When first learning how to program, a lot of the projects you start with are already halfway finished. You might be learning from a Udemy course that gives you a default file structure, or maybe you’re enrolled with a Bootcamp that frequently starts you off with some pre-written code in an IDE. You’re comfortable working on a partially-competed project, but when you yourself have to create everything from scratch, you’re not always exactly sure how to light the fuse. This is a step-by-step guide for how to generally go about the process of creating a basic Rails app from scratch. For our demonstration, we’ll pretend that we’re building a basic Uber app where the relationships are as follows:

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1. Rails New Appname

Move into the directory where you’d like your project to be located and run rails new  into the terminal.

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This is going to give you a ton of structure that will allow you to get to the more customized parts of your project a little faster. In a nutshell, here are a few of the most important things that Rails is giving you “for free” when you enter this command. It’s good practice as a beginner to check these files out before doing anything else with your project.

All three of these files will be blank to begin with, but it’s good to locate them before you need to use them. As we move forward, you’ll be checking these files to ensure that your program is being updated correctly. For right now, just make sure these folders exist.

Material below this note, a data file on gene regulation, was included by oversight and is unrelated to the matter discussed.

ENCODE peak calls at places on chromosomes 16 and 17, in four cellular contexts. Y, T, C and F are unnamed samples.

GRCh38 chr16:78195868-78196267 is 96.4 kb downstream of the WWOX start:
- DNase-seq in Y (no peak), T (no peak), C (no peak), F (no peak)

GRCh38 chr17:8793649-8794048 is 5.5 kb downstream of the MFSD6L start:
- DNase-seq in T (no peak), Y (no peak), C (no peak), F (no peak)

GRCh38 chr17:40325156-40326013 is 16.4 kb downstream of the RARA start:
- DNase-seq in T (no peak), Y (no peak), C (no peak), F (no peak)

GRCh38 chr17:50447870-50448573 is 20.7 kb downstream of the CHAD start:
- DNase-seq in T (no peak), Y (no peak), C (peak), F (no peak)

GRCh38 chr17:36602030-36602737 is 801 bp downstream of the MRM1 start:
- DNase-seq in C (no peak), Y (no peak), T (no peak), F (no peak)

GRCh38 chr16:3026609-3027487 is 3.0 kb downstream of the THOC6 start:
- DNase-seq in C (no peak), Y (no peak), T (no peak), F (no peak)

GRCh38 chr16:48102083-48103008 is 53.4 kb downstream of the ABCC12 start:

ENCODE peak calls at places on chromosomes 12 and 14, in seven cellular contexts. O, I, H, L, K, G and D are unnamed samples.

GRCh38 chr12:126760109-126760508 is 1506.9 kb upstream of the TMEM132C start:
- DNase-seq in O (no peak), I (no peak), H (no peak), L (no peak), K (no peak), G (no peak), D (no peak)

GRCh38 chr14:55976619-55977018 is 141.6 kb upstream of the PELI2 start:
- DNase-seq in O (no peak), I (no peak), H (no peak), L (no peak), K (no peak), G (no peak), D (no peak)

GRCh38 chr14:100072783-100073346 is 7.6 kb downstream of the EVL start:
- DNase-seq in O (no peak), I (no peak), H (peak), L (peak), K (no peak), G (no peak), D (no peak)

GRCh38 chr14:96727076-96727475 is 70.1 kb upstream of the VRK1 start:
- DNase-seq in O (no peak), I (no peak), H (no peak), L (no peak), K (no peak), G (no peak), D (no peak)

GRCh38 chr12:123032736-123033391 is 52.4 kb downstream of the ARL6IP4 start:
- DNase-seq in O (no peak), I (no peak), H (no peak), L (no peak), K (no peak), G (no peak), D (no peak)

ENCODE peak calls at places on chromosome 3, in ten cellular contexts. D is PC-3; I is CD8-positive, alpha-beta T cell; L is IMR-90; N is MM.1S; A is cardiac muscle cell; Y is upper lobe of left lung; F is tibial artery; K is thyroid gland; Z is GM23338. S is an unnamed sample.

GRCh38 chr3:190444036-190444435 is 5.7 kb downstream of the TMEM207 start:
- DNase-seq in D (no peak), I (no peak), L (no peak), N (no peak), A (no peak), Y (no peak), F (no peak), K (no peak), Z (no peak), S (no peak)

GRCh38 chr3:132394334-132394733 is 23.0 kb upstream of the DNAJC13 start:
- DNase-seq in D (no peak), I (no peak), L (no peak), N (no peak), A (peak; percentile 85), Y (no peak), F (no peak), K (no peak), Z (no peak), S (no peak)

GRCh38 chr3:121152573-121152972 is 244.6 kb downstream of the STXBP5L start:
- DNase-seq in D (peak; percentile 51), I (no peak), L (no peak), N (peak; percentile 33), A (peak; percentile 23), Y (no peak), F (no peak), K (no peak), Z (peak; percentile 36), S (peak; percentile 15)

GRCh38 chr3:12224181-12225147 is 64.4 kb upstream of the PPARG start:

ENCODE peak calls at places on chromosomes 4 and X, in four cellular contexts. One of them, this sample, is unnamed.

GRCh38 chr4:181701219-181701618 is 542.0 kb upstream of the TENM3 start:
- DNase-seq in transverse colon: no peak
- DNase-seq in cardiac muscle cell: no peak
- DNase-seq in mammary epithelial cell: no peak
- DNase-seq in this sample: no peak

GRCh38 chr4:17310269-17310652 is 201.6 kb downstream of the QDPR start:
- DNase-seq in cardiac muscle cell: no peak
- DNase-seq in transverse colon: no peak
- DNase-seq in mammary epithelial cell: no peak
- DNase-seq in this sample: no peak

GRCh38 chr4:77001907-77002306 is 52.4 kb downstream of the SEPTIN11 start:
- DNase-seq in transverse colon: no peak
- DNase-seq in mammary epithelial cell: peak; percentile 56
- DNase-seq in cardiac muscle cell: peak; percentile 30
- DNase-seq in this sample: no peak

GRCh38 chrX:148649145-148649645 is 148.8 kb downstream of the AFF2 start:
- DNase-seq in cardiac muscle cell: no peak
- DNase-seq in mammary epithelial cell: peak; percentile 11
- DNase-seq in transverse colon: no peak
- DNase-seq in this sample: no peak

2. Generate resources for non-join models

For our example, since Ride is the join model between Driver and Passenger, we’ll begin by working on the latter two. This means we will do all of step two for both Driver and Passenger before moving on to step 3.

While you may prefer to add your models, controllers, and views folders with separate commands, rails generate resource allows you to combine these steps into a single command. The structure is as follows:

rails generate resource ClassName first_attribute:integer second_attribute third_attribute:boolean

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Notice that when declaring your attributes, any attribute that is a string may simply be declared without a colon. In this example, since the driver’s name will be a string, we do not need to include a colon followed by the data type.

Getting the Ball Rolling With a Basic Rails App
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